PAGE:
1. Know your value. Be clear about knowing who you are and where you stand.
  2. Say what you mean and mean what you say. Have your words speak for you!
  3. Trust yourself and have the courage to say no.


As Dr. Henry Cloud says, setting boundaries is key to knowing where you end and someone else begins, and it allows you take ownership. Individually, we each can begin to take responsibility for what happens in our state, community, and families.


Hiring Well, Doing Good is ramping up in Columbus!

Hiring Well, Doing Good is ramping up in Columbus!

Hiring Well, Doing Good is ramping up in Columbus!

We recently received the alarming news that 40% of low-income households across the U.S. reported a job loss in March due to shutdowns from the COVID-19 pandemic. Closer to home here in Georgia, Columbus faces a rising unemployment rate (12.2% as of April) that is sure to spike to between 14% and 20% when April numbers are released. 

In the middle of this economic disaster, Georgia Center for Opportunity’s Hiring Well, Doing Good (HWDG) program is expanding rapidly in Columbus. We are now open to forming partnerships with businesses and nonprofits in the region!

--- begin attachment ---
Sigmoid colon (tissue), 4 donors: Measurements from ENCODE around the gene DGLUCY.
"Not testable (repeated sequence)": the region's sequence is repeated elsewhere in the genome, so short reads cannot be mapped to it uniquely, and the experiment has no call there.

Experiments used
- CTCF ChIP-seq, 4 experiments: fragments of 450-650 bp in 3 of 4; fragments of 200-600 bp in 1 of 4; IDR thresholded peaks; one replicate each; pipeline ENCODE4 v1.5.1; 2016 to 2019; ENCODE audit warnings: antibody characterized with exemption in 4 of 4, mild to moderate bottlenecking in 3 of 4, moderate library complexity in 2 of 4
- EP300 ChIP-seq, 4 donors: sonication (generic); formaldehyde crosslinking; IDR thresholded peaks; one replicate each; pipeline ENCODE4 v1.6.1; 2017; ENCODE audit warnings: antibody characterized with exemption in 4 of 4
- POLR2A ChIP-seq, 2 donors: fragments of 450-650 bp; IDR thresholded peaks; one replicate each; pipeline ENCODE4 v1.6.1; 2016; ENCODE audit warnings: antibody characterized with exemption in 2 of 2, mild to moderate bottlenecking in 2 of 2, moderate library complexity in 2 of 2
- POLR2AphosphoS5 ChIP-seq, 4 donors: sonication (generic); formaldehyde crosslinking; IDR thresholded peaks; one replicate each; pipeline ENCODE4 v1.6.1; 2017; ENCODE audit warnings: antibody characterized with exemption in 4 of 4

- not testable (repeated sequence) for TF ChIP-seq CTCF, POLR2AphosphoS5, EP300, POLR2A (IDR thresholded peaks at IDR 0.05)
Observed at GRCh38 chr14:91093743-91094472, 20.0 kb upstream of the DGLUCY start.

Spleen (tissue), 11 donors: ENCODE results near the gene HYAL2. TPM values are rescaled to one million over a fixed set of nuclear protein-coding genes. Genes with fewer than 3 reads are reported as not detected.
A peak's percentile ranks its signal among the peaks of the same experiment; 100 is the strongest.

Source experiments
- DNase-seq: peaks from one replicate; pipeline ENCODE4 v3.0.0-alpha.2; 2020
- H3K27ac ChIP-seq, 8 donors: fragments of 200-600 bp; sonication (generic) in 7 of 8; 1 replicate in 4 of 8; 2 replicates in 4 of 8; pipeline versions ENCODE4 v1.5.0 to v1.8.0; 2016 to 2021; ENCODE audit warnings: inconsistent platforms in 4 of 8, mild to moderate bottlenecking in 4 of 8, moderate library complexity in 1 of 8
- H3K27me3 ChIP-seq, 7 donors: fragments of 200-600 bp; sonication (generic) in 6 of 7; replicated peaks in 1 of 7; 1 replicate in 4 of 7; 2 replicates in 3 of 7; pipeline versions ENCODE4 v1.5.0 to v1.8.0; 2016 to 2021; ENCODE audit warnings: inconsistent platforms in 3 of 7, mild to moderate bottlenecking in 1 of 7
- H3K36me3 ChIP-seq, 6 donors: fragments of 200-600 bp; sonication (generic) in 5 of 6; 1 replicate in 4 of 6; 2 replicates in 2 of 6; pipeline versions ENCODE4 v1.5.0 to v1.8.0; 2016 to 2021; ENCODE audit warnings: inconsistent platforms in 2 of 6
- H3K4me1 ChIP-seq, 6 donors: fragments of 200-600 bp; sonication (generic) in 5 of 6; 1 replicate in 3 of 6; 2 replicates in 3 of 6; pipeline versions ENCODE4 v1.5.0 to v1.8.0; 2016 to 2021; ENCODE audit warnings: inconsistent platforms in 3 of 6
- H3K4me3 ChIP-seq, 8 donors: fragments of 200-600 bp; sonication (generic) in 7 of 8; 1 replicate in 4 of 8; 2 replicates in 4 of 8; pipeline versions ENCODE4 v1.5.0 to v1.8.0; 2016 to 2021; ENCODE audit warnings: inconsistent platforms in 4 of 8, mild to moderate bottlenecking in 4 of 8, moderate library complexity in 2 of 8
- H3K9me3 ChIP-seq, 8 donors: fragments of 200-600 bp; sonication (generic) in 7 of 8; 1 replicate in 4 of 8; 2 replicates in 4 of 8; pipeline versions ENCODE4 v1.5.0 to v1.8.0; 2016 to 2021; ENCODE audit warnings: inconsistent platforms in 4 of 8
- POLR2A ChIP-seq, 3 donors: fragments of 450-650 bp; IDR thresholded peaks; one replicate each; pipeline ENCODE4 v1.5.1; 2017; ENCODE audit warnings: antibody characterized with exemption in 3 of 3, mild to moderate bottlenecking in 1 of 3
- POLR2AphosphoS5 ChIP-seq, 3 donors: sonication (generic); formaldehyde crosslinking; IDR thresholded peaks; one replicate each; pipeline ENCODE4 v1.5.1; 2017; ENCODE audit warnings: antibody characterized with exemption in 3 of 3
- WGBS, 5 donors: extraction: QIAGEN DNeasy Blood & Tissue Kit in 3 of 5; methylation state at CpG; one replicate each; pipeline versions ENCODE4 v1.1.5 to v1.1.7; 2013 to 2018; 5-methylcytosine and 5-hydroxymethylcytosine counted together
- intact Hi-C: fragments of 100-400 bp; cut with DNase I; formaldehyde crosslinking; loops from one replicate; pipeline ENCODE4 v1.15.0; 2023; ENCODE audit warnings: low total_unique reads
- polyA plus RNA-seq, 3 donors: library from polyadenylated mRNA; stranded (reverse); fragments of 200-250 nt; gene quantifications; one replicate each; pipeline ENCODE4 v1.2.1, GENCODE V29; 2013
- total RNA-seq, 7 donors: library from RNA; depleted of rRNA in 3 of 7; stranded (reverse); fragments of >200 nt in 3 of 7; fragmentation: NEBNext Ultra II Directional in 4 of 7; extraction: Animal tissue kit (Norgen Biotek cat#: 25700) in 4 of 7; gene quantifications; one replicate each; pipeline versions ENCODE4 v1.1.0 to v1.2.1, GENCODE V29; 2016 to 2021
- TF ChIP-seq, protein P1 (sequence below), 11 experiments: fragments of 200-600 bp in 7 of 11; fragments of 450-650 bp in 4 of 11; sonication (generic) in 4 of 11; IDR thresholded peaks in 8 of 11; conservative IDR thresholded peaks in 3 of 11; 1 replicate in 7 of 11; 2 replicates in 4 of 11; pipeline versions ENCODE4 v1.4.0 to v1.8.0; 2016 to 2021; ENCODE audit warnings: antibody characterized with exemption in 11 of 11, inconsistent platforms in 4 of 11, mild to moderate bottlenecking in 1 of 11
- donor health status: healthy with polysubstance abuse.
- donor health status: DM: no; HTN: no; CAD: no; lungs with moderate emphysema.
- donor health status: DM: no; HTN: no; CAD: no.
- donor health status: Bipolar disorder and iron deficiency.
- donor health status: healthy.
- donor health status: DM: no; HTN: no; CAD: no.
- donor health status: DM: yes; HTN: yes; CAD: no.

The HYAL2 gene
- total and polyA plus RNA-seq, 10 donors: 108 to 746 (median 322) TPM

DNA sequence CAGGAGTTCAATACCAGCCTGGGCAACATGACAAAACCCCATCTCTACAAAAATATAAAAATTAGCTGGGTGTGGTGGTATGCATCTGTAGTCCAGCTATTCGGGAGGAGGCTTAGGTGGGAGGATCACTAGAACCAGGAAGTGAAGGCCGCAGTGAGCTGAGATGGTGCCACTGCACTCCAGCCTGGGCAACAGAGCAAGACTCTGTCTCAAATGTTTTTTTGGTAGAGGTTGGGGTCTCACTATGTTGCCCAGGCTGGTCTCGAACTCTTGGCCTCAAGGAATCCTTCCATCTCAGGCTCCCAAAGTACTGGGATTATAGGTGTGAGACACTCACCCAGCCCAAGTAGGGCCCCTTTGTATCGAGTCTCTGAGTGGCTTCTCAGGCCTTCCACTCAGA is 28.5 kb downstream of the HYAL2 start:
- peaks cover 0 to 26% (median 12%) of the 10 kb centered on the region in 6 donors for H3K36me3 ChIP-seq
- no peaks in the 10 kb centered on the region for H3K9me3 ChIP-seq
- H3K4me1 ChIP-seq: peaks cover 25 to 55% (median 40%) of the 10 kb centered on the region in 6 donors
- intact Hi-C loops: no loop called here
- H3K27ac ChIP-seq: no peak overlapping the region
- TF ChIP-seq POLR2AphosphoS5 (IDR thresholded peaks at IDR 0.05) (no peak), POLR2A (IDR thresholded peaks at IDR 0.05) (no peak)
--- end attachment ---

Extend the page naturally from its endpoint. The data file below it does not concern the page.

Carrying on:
What HWDG does

HWDG brings together community resources and technology to help un- and under-employed individuals achieve economic independence in three ways:

  • Offering support: Individuals can easily search for local service providers who can help them overcome barriers to employment.
  • Helping people find their strengths: Job seekers can identify their strengths and opportunities for employment through a soft skills assessment, a library of training programs, and a career pathway generator.
  • Linking people directly with job opportunities: Job seekers can then connect with jobs relevant to their skill sets and personal preferences and geographic area.

Help for people like Marshayla